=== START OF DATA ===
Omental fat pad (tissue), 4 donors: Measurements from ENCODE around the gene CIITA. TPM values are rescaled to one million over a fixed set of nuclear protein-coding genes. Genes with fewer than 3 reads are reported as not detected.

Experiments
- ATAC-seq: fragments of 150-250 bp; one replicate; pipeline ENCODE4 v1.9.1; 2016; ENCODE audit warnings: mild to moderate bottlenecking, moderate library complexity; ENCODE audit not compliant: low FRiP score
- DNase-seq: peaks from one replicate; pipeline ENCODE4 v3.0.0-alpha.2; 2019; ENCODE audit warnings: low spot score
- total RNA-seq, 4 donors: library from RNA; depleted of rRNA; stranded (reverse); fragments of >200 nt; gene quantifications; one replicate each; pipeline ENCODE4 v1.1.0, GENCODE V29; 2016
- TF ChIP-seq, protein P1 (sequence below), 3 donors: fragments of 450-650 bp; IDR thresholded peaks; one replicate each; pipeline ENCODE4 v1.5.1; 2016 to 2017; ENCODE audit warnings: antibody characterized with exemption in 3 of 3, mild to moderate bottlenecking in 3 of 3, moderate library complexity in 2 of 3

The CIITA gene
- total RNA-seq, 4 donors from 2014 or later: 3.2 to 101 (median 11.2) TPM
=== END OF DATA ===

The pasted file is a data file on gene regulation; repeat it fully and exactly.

Omental fat pad (tissue), 4 donors: Measurements from ENCODE around the gene CIITA. TPM values are rescaled to one million over a fixed set of nuclear protein-coding genes. Genes with fewer than 3 reads are reported as not detected.

Experiments
- ATAC-seq: fragments of 150-250 bp; one replicate; pipeline ENCODE4 v1.9.1; 2016; ENCODE audit warnings: mild to moderate bottlenecking, moderate library complexity; ENCODE audit not compliant: low FRiP score
- DNase-seq: peaks from one replicate; pipeline ENCODE4 v3.0.0-alpha.2; 2019; ENCODE audit warnings: low spot score
- total RNA-seq, 4 donors: library from RNA; depleted of rRNA; stranded (reverse); fragments of >200 nt; gene quantifications; one replicate each; pipeline ENCODE4 v1.1.0, GENCODE V29; 2016
- TF ChIP-seq, protein P1 (sequence below), 3 donors: fragments of 450-650 bp; IDR thresholded peaks; one replicate each; pipeline ENCODE4 v1.5.1; 2016 to 2017; ENCODE audit warnings: antibody characterized with exemption in 3 of 3, mild to moderate bottlenecking in 3 of 3, moderate library complexity in 2 of 3

The CIITA gene
- total RNA-seq, 4 donors from 2014 or later: 3.2 to 101 (median 11.2) TPM